MCTU History2018-11-12T12:03:56+00:00

Historical Context and Status Of Trade Unions

The History of trade unionism in Malawi goes back as far as 1945 when the first trade union Transport and General Workers Union, then called Magalimoto was set u by two truck  drivers cum nationalist-politicians by the names Lawrence Makata and Lali Lubani. This was amidst the strike activitity in Blantyre against poor wages and working  conditions by teachers, night soil workers, domestic servants and rail workers (Dzimbiri, 2008). In 1949, the transport and General workers  Union (TGWU) became the first trade union to be registered followed by the Commercial African Trade Union (CATU) IN 1952 and then the Nyasaland Railway Workers Union (NRWU) in 1954. A federation by the name of the Trade Union Congress of Nyasaland (TUCN) was formed in june 1956. A few years later, a braekaway federation called National Council of Labour (NCL) emerged. From 1949 to 1964, a total of 19 unions were formed with a combined membership of 4,763 (Dzimbiri, 2008).

During the last stages of colonialism, the trade union movement aligned itself to nationalist interests with the conviction that economic benefits to  the working class and the nation at large would be guaranteed amidst political freedom (Dzimbiri, 2008). More importantly, some trade unionists were also key figures in a political party called the Nyasaland African Congress (NAC) was agitating for independence.

Barely two months after attaining independence, Malawi experienced a cabinet crisis. This was a muddle within first cabinet of post independent Malawi which was created by abrupt expulsions of some ministers from the cabinet and subsequent resignations by other ministers following an irreconciable and growing rift that had developed between the then Prime Minister Dr. Hastings Banda and cabinet ministers. Hence forth, trade union leaders were intimidated, harassed, forced out of office or thrown into detention without trial. By the end of 1964, fourteen trade unions out of 19 had been de-registered by the the Ministry OF lABOUR, All civil service unions were immediately banned and the Teachers Union of Malawi was renamed the Teachers Association of Malawi. Thereafter, in 1965, the rulling party Malawi Congress Party (MCP) calld for a compulsory affiliation mandate to meddle in unions affair, to resrtct trade union activities and co-opt union leaders who were regarded as potential threats into the state machinery ( Dzimbiri, 2007 and 2008). As such, the trad union movement lost its automous capacity to influence national policies and particularly labour relations in Malawi.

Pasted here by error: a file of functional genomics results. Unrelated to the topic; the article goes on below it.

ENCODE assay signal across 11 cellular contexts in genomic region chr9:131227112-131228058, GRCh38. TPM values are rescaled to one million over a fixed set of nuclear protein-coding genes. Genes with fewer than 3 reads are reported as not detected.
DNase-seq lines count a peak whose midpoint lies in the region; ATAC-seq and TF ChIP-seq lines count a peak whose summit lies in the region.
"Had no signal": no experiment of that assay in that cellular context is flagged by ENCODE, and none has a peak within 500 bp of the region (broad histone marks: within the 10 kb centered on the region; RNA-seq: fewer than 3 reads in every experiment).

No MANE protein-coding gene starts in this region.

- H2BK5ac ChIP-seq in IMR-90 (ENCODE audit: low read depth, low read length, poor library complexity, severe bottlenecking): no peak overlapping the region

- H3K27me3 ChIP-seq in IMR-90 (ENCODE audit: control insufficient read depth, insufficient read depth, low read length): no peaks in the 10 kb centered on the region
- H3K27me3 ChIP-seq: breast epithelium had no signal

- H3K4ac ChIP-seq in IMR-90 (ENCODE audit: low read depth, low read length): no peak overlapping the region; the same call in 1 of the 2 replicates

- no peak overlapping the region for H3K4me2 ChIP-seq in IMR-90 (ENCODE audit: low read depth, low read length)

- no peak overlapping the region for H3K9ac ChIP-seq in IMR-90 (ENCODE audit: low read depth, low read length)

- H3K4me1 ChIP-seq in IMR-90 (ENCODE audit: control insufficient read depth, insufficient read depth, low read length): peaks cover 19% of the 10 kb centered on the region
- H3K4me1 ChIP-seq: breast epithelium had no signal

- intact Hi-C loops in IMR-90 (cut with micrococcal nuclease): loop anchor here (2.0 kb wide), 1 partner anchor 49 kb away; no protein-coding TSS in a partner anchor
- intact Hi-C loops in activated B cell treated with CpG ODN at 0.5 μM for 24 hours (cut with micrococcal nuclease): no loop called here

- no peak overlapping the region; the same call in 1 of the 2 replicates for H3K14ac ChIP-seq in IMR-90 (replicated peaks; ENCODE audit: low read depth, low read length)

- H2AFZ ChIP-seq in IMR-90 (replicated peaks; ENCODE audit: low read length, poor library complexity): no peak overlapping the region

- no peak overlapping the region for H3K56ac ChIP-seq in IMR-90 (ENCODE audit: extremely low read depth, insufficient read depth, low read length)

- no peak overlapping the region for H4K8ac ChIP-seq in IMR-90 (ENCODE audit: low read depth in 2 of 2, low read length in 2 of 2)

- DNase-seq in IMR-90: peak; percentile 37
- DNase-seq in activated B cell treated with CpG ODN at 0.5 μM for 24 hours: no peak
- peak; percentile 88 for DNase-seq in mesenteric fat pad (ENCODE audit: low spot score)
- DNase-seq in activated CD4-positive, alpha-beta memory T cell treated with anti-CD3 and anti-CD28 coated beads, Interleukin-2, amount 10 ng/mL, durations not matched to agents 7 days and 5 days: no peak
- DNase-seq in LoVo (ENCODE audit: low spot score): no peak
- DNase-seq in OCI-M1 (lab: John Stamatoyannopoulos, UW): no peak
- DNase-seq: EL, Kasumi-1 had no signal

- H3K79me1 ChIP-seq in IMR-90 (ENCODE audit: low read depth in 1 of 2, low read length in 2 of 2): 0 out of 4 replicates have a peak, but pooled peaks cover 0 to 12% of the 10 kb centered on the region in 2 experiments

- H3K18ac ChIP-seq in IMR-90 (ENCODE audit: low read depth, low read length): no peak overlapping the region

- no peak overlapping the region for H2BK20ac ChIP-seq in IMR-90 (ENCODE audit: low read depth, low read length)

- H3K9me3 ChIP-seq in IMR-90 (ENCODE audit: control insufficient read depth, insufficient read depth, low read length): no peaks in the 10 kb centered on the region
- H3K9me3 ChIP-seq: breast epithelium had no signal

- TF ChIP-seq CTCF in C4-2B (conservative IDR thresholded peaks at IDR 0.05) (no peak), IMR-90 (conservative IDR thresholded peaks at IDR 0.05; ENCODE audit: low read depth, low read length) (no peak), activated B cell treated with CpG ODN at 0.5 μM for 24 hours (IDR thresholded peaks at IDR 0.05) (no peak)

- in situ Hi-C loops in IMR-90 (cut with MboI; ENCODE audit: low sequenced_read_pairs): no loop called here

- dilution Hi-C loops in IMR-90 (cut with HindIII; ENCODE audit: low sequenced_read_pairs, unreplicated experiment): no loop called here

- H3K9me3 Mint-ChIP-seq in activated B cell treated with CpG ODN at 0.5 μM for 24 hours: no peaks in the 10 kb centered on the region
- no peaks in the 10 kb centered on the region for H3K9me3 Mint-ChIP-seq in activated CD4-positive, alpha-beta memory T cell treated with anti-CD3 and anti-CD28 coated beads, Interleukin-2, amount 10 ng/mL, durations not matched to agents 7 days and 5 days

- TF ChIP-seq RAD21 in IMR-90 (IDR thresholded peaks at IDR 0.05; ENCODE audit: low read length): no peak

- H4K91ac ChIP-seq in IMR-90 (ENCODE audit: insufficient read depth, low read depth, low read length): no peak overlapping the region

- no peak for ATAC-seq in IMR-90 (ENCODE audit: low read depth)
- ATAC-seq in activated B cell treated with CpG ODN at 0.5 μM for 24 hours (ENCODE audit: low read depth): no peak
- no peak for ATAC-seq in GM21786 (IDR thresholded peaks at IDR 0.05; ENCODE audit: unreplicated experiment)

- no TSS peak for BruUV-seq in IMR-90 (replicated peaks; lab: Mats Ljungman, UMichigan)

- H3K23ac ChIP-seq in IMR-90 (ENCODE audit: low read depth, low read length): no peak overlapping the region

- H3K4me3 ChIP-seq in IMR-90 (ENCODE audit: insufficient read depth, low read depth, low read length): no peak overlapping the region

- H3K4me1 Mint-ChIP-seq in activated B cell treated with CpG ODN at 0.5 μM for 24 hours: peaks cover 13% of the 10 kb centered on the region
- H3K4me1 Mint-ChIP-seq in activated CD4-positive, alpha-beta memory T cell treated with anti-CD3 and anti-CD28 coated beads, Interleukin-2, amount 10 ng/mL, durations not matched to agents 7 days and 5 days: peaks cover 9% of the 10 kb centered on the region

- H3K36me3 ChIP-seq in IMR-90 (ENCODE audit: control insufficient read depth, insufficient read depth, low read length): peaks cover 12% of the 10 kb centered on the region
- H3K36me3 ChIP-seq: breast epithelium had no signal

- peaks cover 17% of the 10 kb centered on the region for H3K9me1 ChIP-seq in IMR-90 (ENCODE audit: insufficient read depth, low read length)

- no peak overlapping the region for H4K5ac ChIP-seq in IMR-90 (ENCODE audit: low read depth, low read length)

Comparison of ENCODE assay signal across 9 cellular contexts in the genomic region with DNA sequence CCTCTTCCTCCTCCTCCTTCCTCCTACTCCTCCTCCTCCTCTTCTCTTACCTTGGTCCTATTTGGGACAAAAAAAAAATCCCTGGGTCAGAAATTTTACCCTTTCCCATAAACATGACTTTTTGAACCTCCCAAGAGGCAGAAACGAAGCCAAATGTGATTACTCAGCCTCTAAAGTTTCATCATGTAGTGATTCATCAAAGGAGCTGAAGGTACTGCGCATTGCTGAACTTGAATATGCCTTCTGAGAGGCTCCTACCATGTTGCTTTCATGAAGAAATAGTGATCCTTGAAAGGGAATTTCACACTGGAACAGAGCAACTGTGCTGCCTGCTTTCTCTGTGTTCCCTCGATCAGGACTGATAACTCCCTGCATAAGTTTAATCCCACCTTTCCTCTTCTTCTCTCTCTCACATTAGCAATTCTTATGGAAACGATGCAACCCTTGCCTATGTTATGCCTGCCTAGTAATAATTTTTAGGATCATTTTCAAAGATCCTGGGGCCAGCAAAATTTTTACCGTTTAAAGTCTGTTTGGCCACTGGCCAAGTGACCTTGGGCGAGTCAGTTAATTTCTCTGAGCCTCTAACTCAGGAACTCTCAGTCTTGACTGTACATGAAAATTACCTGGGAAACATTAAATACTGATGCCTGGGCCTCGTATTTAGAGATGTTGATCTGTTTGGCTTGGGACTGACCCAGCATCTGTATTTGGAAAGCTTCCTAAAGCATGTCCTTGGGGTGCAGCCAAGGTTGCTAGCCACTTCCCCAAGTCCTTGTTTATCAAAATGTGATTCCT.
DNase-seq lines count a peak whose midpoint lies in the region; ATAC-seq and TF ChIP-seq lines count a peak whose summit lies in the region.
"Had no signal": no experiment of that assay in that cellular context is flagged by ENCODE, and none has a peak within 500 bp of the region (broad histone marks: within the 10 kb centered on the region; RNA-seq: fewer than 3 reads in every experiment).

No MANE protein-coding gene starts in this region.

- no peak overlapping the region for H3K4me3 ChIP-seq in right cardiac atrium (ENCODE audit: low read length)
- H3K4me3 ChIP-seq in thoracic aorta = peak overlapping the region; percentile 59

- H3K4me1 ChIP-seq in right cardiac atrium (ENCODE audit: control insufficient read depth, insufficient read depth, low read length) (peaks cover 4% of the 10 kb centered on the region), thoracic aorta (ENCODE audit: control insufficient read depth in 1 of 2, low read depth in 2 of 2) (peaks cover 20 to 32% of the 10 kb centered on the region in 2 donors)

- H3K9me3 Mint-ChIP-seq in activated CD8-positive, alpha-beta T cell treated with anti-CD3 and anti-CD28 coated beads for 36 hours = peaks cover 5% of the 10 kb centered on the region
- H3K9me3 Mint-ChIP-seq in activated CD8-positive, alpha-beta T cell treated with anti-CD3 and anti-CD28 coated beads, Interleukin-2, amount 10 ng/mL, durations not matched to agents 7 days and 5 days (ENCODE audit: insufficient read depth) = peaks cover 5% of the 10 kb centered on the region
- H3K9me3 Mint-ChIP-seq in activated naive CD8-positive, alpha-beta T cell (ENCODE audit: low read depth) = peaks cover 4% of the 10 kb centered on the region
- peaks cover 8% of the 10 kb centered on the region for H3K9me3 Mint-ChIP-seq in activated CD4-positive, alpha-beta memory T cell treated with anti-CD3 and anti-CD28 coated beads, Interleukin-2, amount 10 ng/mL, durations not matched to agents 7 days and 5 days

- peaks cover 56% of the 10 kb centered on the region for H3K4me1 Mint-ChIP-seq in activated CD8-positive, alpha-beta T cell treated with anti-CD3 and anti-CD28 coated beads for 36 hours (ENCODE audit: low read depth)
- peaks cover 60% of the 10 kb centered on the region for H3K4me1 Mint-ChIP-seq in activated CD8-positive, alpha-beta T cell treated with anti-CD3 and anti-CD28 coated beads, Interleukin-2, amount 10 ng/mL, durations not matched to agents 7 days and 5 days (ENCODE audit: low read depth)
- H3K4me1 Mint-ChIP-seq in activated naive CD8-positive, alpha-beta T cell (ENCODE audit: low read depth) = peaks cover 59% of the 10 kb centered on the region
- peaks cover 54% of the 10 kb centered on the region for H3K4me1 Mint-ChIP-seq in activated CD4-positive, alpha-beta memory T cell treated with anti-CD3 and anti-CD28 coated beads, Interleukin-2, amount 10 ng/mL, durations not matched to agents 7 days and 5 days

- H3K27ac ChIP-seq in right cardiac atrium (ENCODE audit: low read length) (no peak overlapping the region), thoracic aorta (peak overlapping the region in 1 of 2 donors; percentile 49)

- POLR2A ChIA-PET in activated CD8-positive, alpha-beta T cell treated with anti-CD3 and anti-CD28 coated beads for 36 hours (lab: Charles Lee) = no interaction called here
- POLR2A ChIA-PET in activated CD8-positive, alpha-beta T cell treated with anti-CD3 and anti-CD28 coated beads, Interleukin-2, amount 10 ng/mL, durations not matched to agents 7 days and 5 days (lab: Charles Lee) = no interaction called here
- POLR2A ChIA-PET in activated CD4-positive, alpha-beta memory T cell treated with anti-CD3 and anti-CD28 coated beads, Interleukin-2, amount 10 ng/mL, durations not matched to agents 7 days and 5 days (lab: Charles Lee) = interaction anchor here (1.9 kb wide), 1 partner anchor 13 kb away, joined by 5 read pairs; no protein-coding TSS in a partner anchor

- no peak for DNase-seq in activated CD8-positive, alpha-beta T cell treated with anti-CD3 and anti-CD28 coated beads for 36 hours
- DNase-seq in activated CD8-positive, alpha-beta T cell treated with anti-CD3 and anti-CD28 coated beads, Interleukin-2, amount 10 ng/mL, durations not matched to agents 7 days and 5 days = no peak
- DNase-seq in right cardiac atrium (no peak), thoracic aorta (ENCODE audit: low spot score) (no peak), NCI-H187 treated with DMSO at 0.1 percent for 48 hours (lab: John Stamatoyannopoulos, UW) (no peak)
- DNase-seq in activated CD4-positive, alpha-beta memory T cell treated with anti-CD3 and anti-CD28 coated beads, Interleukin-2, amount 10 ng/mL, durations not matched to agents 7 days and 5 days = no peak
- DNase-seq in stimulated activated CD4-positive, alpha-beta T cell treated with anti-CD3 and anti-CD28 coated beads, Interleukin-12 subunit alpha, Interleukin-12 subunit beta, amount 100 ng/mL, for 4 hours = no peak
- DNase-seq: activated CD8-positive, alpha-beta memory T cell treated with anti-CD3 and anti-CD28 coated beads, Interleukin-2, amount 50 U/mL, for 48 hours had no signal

The socio-economic impacts of the structural Adjustment Prograqmme (SAPs) which the Government of Malawi (GoM) started to implement in the 1980s coupled with a wind of democratisation that was blowing across Africa in the early 1990s sparked a rejuvenation of a vibrant trade unionism. This process commenced with a strike activity that sprang from1992-1993 that one moment almost paralysed all sectors of the economy. This then resulted in a series of negotiations between government and workers and employers representatives. These negotiations paved the way for the rebirth and formation of more trade unions while the existing fives union which were affiliates of the only federation called Trade Union Congress Of Malawi (TUCM) fore-runner of the Malawi Congress of Trade Unions (MCTU), Demanded greater autonomy and influence on the direction of government policies and labour relations. These unions became part of the significant opponents of the one party state till its demiswe in june 1993.

Lately, trends of neo-liberal globalisation and national struggles in light of the nascent democracy have compelled the trade union movement to reconceptualise its historic relationship with the state. This has then opened up opportunities for new alliances, strategies and partnerships at both national and international level. Currently, there are thirty registered trade unions inMalawi including two federations namely: the Malawi Congress of Trade Unions (MCTU) and the quasi-defunct Congress of Malawi Trade Unions (COMATU). Of the twenty eight unions, twenty two are affiliated to the Malawi Congress of Trade Unions (MCTU), two are still reported to be affiliated to Congress of Malawi Trade Union (COMATU) while four are ot affiliated to any of the two federations.